Sandy Brown, MD

Disclosures

February 19, 2008

It had been a dry spell for legal work when Ryan, an attorney acquaintance, asked if I wanted to consult on a driving under the influence (DUI) case. I like the occasional challenge of going through medical records and rendering an opinion; I'm less fond of going to deposition, and I'm petrified of going to trial and getting cross-examined, but in my limited experience as a medial expert it's never gone that far. Maybe that's why I continue doing it. Still, working for the defense on a DUI case made me uneasy, even though Ryan assured me it was a first offense, no felony was involved, and his client had no prior convictions.

"My client says he only had 1 glass of wine before he was pulled over," Ryan began, "and that the breathalyzer test was skewed by his having GERD." That was a new one for me. Generally, I believe laboratory tests. How could gastroesophageal reflux disease (GERD) give a false-positive result? Ryan explained: "Someone with GERD who drinks can regurgitate alcohol from their stomach when they're exhaling into the breathalyzer, making the test inaccurate. It's an established defense. Would you just look at the medical records?" "Ok," I said. "No harm in looking."

The records were not voluminous. In fact, there were only endoscopy reports from specialists who had scoped Ryan's client over the years for an esophageal stricture. Several diagnoses were listed -- gastritis, hiatal hernia -- but no GERD. Someone had prescribed a proton pump inhibitor, but only for a few months. There were no notes from the patient's primary care physician, and the gastroenterologist lived too far away and was too busy to testify. "Ryan," I said, "GERD is a clinical diagnosis. Someone has to make it. It's not done on the basis of medical tests alone." "Hold that thought." Ryan said. "I'll get right back with you."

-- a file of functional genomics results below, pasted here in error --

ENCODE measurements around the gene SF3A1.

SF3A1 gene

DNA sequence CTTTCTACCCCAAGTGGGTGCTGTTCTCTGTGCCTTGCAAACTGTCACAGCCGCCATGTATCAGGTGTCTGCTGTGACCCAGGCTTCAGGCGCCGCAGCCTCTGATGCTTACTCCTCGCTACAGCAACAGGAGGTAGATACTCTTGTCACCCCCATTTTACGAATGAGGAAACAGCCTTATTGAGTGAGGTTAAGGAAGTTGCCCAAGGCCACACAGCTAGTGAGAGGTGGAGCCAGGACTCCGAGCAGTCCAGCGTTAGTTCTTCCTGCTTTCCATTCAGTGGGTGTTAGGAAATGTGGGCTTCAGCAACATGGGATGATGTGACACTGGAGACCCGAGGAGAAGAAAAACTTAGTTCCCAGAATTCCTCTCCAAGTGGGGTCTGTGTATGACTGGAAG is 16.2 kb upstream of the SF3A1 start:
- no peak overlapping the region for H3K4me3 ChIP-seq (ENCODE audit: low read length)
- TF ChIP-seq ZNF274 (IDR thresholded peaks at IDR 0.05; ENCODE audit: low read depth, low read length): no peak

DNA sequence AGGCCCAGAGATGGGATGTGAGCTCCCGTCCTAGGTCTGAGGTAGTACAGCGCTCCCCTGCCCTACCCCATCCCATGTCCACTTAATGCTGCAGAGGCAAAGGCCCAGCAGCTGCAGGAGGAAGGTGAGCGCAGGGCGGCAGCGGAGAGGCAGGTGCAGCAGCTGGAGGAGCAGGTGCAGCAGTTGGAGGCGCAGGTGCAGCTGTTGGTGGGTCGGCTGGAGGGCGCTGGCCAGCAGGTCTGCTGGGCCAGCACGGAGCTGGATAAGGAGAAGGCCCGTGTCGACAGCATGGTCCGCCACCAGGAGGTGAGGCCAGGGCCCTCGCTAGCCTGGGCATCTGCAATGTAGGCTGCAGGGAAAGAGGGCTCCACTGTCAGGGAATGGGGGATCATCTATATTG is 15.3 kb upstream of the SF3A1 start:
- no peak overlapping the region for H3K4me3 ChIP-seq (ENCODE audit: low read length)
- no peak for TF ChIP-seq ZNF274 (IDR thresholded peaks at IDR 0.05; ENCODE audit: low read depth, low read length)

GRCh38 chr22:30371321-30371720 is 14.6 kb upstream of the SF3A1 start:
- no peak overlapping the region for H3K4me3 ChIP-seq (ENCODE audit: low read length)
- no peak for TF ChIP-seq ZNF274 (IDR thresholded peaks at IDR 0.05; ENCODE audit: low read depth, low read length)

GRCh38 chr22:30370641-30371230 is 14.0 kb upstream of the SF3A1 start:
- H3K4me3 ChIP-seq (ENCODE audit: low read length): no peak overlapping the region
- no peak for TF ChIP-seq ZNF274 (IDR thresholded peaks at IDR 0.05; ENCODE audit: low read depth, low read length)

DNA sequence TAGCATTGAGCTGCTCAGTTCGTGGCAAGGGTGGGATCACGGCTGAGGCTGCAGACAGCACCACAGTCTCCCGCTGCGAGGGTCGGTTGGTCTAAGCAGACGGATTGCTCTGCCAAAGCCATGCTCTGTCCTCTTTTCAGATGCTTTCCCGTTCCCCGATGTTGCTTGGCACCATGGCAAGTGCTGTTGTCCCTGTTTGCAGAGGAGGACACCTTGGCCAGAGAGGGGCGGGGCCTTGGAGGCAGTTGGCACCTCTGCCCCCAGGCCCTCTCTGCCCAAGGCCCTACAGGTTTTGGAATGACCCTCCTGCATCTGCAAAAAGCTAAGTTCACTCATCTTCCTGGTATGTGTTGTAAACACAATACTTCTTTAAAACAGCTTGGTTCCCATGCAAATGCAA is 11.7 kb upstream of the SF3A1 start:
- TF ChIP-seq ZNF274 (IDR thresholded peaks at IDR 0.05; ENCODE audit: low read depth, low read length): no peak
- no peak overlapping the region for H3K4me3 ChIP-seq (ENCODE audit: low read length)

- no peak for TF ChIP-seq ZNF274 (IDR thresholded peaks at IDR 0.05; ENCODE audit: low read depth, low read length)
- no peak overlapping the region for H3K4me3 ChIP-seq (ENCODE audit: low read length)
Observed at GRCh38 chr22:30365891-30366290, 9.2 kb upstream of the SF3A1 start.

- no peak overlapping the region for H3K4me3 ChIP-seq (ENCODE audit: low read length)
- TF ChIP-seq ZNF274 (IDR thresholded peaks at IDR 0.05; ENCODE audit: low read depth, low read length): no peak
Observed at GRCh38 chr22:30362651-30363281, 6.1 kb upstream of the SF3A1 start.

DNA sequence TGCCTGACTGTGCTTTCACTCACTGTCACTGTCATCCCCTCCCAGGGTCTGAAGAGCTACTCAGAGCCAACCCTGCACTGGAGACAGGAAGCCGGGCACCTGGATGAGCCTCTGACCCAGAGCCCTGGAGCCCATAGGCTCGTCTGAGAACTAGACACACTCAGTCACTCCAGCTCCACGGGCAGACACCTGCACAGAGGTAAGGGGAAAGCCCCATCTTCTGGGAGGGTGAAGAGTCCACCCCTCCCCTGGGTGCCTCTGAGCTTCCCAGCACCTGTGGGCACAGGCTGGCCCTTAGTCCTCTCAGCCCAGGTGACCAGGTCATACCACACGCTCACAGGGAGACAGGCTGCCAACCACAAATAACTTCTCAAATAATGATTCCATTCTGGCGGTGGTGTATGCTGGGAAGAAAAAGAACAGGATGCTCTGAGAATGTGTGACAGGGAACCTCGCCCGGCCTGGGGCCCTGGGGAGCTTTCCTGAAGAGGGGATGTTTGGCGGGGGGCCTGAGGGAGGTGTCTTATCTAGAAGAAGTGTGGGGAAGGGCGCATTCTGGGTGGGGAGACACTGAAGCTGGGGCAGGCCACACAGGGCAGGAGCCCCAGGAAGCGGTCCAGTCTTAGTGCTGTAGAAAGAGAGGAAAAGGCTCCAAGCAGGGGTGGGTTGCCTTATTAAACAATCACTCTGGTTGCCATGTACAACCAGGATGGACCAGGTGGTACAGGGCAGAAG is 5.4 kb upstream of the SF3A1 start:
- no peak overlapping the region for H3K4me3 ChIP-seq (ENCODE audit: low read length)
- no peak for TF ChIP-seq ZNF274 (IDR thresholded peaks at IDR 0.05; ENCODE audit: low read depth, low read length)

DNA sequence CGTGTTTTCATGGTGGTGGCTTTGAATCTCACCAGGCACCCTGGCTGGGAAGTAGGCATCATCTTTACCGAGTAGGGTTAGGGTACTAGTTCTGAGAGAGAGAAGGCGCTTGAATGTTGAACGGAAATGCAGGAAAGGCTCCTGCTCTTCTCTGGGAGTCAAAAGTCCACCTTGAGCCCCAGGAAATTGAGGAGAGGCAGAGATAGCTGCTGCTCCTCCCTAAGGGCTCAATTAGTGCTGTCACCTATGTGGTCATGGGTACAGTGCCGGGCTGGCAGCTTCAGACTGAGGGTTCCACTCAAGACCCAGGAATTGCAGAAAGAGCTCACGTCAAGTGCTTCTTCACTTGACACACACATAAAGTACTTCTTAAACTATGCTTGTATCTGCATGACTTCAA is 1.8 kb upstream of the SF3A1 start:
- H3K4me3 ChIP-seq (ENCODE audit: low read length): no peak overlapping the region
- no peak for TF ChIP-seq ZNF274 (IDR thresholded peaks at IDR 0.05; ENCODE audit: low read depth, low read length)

Minutes later he faxed me some additional pages that he had forgotten to send. One had GERD scrawled in under diagnostic impressions. That was it. I called him back. "Hey," I said, "I'm not comfortable saying your client has GERD or that the breath test results were wrong." "I don't need you to say that," Ryan said. "I only need you to explain to the jury what GERD is. I have another expert to contest the results. Think about it."

So I did. I also looked at the GERD demonstration video that Ryan's other witness had sent him, showing small, animated orange circles bubbling out of an incompetent lower esophageal sphincter, along with some small blue circles flowing out of a pair of lungs joining at the oropharnyx to go into an evidential breath test machine. There were a lot more orange circles than blue ones. Next, I Googled "reflux and DUI." There were lots of Web sites -- all done by drunk-driving attorneys. Something just didn't feel right.

Then I realized what it was. Although I was only being asked to explain the mechanics of esophageal reflux disease, I was working for the defense in a DUI case in a community in which most members of the jury either knew me or knew who I was. That was prejudicial for the client, who was not even my patient, and against what I, being fervently anti-DUI, stood for. "Sorry, Ryan," I called back to say a day later. "Thanks for offering me the work, but I'm just not able to be your medical expert here."

An attorney I had once worked for called me a virgin expert witness -- meaning that I didn't make my living doing it. "Juries love you guys. They hate the pros," he had said. Well, I wasn't going to lose my courtroom virginity on a DUI case, that was for sure.

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